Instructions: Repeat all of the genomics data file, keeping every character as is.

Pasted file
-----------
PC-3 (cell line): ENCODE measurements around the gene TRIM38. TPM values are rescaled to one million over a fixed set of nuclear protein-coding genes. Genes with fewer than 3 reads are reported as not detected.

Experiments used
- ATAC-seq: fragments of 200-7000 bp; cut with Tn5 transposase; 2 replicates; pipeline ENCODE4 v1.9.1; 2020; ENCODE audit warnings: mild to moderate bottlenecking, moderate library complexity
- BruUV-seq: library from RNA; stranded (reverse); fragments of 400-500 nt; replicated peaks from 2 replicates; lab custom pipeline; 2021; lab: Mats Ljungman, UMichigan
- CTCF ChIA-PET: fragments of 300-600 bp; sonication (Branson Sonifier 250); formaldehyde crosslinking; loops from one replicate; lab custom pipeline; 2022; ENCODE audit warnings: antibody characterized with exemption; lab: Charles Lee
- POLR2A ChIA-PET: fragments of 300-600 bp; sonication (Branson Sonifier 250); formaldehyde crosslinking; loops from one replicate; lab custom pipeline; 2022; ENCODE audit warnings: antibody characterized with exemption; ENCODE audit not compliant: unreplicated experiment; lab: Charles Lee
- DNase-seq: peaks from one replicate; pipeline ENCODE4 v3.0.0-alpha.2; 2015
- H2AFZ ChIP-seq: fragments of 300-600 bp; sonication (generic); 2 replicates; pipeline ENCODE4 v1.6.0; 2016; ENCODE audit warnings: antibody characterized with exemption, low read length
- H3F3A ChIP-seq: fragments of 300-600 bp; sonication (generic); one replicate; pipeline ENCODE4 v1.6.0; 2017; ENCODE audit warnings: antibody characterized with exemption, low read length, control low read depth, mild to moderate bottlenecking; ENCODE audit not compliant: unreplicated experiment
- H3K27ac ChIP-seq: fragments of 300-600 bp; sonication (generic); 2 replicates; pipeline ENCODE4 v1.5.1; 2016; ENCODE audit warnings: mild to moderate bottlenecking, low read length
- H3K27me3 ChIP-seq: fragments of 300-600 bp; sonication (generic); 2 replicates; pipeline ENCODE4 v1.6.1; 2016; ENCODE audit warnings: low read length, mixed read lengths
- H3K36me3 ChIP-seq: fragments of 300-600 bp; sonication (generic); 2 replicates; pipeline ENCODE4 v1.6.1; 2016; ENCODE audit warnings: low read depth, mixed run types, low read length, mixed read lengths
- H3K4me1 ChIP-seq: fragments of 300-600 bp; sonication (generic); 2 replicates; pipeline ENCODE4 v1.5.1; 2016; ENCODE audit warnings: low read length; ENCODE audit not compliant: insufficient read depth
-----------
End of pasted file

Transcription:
PC-3 (cell line): ENCODE measurements around the gene TRIM38. TPM values are rescaled to one million over a fixed set of nuclear protein-coding genes. Genes with fewer than 3 reads are reported as not detected.

Experiments used
- ATAC-seq: fragments of 200-7000 bp; cut with Tn5 transposase; 2 replicates; pipeline ENCODE4 v1.9.1; 2020; ENCODE audit warnings: mild to moderate bottlenecking, moderate library complexity
- BruUV-seq: library from RNA; stranded (reverse); fragments of 400-500 nt; replicated peaks from 2 replicates; lab custom pipeline; 2021; lab: Mats Ljungman, UMichigan
- CTCF ChIA-PET: fragments of 300-600 bp; sonication (Branson Sonifier 250); formaldehyde crosslinking; loops from one replicate; lab custom pipeline; 2022; ENCODE audit warnings: antibody characterized with exemption; lab: Charles Lee
- POLR2A ChIA-PET: fragments of 300-600 bp; sonication (Branson Sonifier 250); formaldehyde crosslinking; loops from one replicate; lab custom pipeline; 2022; ENCODE audit warnings: antibody characterized with exemption; ENCODE audit not compliant: unreplicated experiment; lab: Charles Lee
- DNase-seq: peaks from one replicate; pipeline ENCODE4 v3.0.0-alpha.2; 2015
- H2AFZ ChIP-seq: fragments of 300-600 bp; sonication (generic); 2 replicates; pipeline ENCODE4 v1.6.0; 2016; ENCODE audit warnings: antibody characterized with exemption, low read length
- H3F3A ChIP-seq: fragments of 300-600 bp; sonication (generic); one replicate; pipeline ENCODE4 v1.6.0; 2017; ENCODE audit warnings: antibody characterized with exemption, low read length, control low read depth, mild to moderate bottlenecking; ENCODE audit not compliant: unreplicated experiment
- H3K27ac ChIP-seq: fragments of 300-600 bp; sonication (generic); 2 replicates; pipeline ENCODE4 v1.5.1; 2016; ENCODE audit warnings: mild to moderate bottlenecking, low read length
- H3K27me3 ChIP-seq: fragments of 300-600 bp; sonication (generic); 2 replicates; pipeline ENCODE4 v1.6.1; 2016; ENCODE audit warnings: low read length, mixed read lengths
- H3K36me3 ChIP-seq: fragments of 300-600 bp; sonication (generic); 2 replicates; pipeline ENCODE4 v1.6.1; 2016; ENCODE audit warnings: low read depth, mixed run types, low read length, mixed read lengths
- H3K4me1 ChIP-seq: fragments of 300-600 bp; sonication (generic); 2 replicates; pipeline ENCODE4 v1.5.1; 2016; ENCODE audit warnings: low read length; ENCODE audit not compliant: insufficient read depth